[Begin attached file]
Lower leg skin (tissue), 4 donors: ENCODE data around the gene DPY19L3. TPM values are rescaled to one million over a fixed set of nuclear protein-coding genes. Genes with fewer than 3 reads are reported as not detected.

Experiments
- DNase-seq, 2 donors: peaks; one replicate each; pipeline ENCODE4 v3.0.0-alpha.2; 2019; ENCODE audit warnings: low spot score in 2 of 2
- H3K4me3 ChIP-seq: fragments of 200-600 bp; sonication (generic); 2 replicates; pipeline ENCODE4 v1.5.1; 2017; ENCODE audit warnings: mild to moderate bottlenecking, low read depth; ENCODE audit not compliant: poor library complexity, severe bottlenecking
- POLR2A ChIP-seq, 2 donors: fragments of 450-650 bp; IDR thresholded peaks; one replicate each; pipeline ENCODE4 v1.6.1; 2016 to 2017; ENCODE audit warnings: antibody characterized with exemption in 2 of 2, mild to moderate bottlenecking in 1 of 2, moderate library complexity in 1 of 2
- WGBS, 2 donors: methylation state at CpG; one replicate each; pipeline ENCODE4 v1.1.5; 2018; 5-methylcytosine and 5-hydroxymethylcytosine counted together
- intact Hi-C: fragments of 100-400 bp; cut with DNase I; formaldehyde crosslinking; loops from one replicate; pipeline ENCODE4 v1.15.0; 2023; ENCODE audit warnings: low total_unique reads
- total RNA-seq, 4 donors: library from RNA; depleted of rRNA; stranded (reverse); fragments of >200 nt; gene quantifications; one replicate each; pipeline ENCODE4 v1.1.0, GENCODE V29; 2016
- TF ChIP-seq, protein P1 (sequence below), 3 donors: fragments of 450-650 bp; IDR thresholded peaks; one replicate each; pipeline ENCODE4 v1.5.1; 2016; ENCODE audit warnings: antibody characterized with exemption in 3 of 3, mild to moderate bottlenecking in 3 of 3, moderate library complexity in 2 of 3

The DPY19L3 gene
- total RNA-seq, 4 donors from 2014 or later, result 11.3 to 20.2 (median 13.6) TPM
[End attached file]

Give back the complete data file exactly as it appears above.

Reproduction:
Lower leg skin (tissue), 4 donors: ENCODE data around the gene DPY19L3. TPM values are rescaled to one million over a fixed set of nuclear protein-coding genes. Genes with fewer than 3 reads are reported as not detected.

Experiments
- DNase-seq, 2 donors: peaks; one replicate each; pipeline ENCODE4 v3.0.0-alpha.2; 2019; ENCODE audit warnings: low spot score in 2 of 2
- H3K4me3 ChIP-seq: fragments of 200-600 bp; sonication (generic); 2 replicates; pipeline ENCODE4 v1.5.1; 2017; ENCODE audit warnings: mild to moderate bottlenecking, low read depth; ENCODE audit not compliant: poor library complexity, severe bottlenecking
- POLR2A ChIP-seq, 2 donors: fragments of 450-650 bp; IDR thresholded peaks; one replicate each; pipeline ENCODE4 v1.6.1; 2016 to 2017; ENCODE audit warnings: antibody characterized with exemption in 2 of 2, mild to moderate bottlenecking in 1 of 2, moderate library complexity in 1 of 2
- WGBS, 2 donors: methylation state at CpG; one replicate each; pipeline ENCODE4 v1.1.5; 2018; 5-methylcytosine and 5-hydroxymethylcytosine counted together
- intact Hi-C: fragments of 100-400 bp; cut with DNase I; formaldehyde crosslinking; loops from one replicate; pipeline ENCODE4 v1.15.0; 2023; ENCODE audit warnings: low total_unique reads
- total RNA-seq, 4 donors: library from RNA; depleted of rRNA; stranded (reverse); fragments of >200 nt; gene quantifications; one replicate each; pipeline ENCODE4 v1.1.0, GENCODE V29; 2016
- TF ChIP-seq, protein P1 (sequence below), 3 donors: fragments of 450-650 bp; IDR thresholded peaks; one replicate each; pipeline ENCODE4 v1.5.1; 2016; ENCODE audit warnings: antibody characterized with exemption in 3 of 3, mild to moderate bottlenecking in 3 of 3, moderate library complexity in 2 of 3

The DPY19L3 gene
- total RNA-seq, 4 donors from 2014 or later, result 11.3 to 20.2 (median 13.6) TPM